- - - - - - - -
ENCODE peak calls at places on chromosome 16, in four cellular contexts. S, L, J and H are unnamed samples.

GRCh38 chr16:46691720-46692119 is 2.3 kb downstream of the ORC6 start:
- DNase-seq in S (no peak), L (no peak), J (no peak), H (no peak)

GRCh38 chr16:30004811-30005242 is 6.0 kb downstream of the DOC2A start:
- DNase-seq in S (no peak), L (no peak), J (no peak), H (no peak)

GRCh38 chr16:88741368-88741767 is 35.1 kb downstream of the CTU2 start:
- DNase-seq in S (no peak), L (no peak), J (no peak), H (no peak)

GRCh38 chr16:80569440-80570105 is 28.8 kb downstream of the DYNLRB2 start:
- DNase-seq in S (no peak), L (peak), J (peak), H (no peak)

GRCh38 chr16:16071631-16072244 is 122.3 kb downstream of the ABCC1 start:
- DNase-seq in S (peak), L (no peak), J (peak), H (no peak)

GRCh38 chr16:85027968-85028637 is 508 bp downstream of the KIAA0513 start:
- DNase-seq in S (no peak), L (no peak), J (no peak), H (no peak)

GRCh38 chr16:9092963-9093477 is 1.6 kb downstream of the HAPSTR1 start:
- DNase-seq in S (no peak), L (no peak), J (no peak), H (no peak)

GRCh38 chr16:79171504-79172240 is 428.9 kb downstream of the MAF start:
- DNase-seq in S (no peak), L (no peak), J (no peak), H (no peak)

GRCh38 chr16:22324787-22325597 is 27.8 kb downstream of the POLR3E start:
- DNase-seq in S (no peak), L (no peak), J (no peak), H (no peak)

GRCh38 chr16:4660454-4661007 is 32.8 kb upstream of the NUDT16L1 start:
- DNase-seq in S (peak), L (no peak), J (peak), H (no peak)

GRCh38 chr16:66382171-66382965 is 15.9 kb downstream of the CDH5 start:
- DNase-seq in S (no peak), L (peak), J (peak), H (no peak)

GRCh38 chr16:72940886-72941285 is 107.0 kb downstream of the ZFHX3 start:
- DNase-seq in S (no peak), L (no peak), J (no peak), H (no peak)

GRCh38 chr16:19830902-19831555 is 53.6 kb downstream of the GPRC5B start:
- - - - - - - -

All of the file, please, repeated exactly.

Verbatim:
ENCODE peak calls at places on chromosome 16, in four cellular contexts. S, L, J and H are unnamed samples.

GRCh38 chr16:46691720-46692119 is 2.3 kb downstream of the ORC6 start:
- DNase-seq in S (no peak), L (no peak), J (no peak), H (no peak)

GRCh38 chr16:30004811-30005242 is 6.0 kb downstream of the DOC2A start:
- DNase-seq in S (no peak), L (no peak), J (no peak), H (no peak)

GRCh38 chr16:88741368-88741767 is 35.1 kb downstream of the CTU2 start:
- DNase-seq in S (no peak), L (no peak), J (no peak), H (no peak)

GRCh38 chr16:80569440-80570105 is 28.8 kb downstream of the DYNLRB2 start:
- DNase-seq in S (no peak), L (peak), J (peak), H (no peak)

GRCh38 chr16:16071631-16072244 is 122.3 kb downstream of the ABCC1 start:
- DNase-seq in S (peak), L (no peak), J (peak), H (no peak)

GRCh38 chr16:85027968-85028637 is 508 bp downstream of the KIAA0513 start:
- DNase-seq in S (no peak), L (no peak), J (no peak), H (no peak)

GRCh38 chr16:9092963-9093477 is 1.6 kb downstream of the HAPSTR1 start:
- DNase-seq in S (no peak), L (no peak), J (no peak), H (no peak)

GRCh38 chr16:79171504-79172240 is 428.9 kb downstream of the MAF start:
- DNase-seq in S (no peak), L (no peak), J (no peak), H (no peak)

GRCh38 chr16:22324787-22325597 is 27.8 kb downstream of the POLR3E start:
- DNase-seq in S (no peak), L (no peak), J (no peak), H (no peak)

GRCh38 chr16:4660454-4661007 is 32.8 kb upstream of the NUDT16L1 start:
- DNase-seq in S (peak), L (no peak), J (peak), H (no peak)

GRCh38 chr16:66382171-66382965 is 15.9 kb downstream of the CDH5 start:
- DNase-seq in S (no peak), L (peak), J (peak), H (no peak)

GRCh38 chr16:72940886-72941285 is 107.0 kb downstream of the ZFHX3 start:
- DNase-seq in S (no peak), L (no peak), J (no peak), H (no peak)

GRCh38 chr16:19830902-19831555 is 53.6 kb downstream of the GPRC5B start: